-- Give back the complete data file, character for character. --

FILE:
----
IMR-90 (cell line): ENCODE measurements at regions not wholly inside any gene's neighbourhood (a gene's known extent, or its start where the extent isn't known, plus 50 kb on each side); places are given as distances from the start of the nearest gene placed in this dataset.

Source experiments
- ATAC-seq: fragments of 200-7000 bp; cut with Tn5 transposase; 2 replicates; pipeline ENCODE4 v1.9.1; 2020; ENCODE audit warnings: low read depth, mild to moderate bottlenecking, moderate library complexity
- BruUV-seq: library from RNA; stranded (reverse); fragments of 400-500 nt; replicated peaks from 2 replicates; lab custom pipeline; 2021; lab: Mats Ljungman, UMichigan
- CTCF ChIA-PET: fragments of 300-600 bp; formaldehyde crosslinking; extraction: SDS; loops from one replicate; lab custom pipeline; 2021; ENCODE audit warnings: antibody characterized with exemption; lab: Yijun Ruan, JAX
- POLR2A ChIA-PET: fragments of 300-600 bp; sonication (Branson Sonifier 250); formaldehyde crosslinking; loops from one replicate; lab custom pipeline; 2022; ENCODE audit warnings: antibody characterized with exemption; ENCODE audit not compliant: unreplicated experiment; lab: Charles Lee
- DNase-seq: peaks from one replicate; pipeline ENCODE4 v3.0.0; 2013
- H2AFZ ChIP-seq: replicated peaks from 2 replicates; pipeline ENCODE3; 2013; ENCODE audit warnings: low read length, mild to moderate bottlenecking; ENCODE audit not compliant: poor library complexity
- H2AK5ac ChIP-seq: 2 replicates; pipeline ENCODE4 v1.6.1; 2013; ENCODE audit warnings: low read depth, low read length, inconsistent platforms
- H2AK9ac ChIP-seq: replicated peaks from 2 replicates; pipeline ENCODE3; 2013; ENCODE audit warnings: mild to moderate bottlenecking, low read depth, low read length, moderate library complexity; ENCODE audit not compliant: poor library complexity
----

IMR-90 (cell line): ENCODE measurements at regions not wholly inside any gene's neighbourhood (a gene's known extent, or its start where the extent isn't known, plus 50 kb on each side); places are given as distances from the start of the nearest gene placed in this dataset.

Source experiments
- ATAC-seq: fragments of 200-7000 bp; cut with Tn5 transposase; 2 replicates; pipeline ENCODE4 v1.9.1; 2020; ENCODE audit warnings: low read depth, mild to moderate bottlenecking, moderate library complexity
- BruUV-seq: library from RNA; stranded (reverse); fragments of 400-500 nt; replicated peaks from 2 replicates; lab custom pipeline; 2021; lab: Mats Ljungman, UMichigan
- CTCF ChIA-PET: fragments of 300-600 bp; formaldehyde crosslinking; extraction: SDS; loops from one replicate; lab custom pipeline; 2021; ENCODE audit warnings: antibody characterized with exemption; lab: Yijun Ruan, JAX
- POLR2A ChIA-PET: fragments of 300-600 bp; sonication (Branson Sonifier 250); formaldehyde crosslinking; loops from one replicate; lab custom pipeline; 2022; ENCODE audit warnings: antibody characterized with exemption; ENCODE audit not compliant: unreplicated experiment; lab: Charles Lee
- DNase-seq: peaks from one replicate; pipeline ENCODE4 v3.0.0; 2013
- H2AFZ ChIP-seq: replicated peaks from 2 replicates; pipeline ENCODE3; 2013; ENCODE audit warnings: low read length, mild to moderate bottlenecking; ENCODE audit not compliant: poor library complexity
- H2AK5ac ChIP-seq: 2 replicates; pipeline ENCODE4 v1.6.1; 2013; ENCODE audit warnings: low read depth, low read length, inconsistent platforms
- H2AK9ac ChIP-seq: replicated peaks from 2 replicates; pipeline ENCODE3; 2013; ENCODE audit warnings: mild to moderate bottlenecking, low read depth, low read length, moderate library complexity; ENCODE audit not compliant: poor library complexity